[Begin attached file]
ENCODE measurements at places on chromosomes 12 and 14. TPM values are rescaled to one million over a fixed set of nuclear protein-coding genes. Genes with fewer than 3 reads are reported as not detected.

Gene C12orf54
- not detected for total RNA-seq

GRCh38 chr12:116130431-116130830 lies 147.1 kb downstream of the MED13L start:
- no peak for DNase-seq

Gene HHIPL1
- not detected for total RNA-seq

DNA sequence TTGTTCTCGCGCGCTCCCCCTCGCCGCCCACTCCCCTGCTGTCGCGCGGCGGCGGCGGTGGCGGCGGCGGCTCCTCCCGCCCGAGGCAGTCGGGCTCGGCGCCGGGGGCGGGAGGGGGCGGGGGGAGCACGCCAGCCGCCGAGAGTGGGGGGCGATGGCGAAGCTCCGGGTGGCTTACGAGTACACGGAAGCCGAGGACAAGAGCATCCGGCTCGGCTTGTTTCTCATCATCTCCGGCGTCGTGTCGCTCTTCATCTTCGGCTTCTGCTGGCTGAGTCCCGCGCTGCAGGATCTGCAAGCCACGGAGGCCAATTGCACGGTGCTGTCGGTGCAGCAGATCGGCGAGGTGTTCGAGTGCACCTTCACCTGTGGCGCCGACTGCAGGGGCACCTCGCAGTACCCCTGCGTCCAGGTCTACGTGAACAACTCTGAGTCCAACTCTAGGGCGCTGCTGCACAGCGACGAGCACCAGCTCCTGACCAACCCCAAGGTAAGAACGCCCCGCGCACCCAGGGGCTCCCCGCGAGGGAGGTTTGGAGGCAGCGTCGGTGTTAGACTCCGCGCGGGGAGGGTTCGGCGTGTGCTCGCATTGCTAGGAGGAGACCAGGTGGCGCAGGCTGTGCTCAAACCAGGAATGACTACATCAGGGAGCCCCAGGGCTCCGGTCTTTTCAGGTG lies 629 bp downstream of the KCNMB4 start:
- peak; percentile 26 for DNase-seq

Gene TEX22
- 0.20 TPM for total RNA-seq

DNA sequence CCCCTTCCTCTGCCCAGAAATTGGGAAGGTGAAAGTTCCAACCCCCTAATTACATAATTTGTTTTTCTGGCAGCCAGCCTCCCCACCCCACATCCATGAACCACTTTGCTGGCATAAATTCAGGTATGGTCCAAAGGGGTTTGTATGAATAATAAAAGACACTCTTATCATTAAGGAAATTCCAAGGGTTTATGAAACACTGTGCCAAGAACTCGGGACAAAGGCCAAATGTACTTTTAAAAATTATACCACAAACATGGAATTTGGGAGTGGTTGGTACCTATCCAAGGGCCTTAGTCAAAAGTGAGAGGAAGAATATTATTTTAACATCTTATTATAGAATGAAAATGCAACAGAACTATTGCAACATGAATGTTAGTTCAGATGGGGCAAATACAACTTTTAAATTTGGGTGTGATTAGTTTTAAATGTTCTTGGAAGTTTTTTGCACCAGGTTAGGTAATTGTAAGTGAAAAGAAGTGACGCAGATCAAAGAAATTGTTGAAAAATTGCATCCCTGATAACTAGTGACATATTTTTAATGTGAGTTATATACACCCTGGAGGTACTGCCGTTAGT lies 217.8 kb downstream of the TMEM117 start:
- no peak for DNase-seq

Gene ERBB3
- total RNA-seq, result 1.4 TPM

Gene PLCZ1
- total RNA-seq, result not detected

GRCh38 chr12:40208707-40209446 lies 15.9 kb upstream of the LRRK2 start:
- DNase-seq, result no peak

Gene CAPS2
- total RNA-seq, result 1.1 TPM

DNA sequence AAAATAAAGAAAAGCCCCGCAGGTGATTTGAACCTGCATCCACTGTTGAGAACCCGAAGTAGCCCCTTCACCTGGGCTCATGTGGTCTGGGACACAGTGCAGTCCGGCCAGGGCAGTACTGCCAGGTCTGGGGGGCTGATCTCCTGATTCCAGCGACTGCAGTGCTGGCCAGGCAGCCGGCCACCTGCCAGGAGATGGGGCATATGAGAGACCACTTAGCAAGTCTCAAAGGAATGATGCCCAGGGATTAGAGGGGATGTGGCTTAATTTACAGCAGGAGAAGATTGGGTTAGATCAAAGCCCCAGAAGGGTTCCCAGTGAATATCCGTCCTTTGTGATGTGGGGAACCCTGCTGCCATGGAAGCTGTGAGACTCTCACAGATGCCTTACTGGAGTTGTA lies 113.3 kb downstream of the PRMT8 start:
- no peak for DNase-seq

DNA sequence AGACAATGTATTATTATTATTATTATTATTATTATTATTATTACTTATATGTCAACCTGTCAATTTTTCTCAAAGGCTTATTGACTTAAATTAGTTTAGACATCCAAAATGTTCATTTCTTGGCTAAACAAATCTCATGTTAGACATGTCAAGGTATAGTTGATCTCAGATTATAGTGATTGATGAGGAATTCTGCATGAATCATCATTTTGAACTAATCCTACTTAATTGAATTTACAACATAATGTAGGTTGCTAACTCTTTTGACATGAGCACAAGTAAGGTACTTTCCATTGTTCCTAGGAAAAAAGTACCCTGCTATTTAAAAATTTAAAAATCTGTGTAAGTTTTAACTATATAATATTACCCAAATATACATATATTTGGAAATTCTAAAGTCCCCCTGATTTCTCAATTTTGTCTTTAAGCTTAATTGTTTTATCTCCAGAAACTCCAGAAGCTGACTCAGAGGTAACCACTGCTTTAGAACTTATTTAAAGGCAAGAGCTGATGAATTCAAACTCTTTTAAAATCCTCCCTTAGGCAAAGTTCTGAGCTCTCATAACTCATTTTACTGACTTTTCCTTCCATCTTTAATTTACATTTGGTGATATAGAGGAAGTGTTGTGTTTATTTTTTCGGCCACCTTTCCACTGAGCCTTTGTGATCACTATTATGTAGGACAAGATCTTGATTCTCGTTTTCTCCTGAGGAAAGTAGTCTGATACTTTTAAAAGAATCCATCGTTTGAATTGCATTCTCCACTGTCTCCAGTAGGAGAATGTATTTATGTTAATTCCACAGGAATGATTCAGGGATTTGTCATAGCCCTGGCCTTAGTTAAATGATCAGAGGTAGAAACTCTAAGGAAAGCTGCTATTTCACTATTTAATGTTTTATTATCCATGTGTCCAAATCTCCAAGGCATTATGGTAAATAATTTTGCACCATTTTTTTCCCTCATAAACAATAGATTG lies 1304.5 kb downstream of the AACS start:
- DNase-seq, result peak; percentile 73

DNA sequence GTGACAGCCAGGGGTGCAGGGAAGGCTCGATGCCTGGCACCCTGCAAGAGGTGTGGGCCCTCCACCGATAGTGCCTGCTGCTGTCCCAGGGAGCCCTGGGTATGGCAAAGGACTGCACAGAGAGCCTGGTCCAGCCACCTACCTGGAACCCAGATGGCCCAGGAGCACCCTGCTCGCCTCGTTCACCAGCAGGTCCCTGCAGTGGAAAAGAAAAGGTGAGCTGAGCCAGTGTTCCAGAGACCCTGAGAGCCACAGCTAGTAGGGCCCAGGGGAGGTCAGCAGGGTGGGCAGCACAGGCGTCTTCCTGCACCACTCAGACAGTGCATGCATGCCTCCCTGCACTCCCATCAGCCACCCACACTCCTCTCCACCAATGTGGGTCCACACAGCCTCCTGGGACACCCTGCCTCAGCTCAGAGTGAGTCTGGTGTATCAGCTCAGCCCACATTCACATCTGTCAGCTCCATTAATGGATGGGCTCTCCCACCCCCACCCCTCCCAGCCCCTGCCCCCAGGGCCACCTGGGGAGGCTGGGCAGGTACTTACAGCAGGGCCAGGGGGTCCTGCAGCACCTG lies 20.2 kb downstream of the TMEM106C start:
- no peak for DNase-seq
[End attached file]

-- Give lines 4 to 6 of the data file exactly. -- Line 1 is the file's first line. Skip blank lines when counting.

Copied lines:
GRCh38 chr12:116130431-116130830 lies 147.1 kb downstream of the MED13L start:
- no peak for DNase-seq

Gene HHIPL1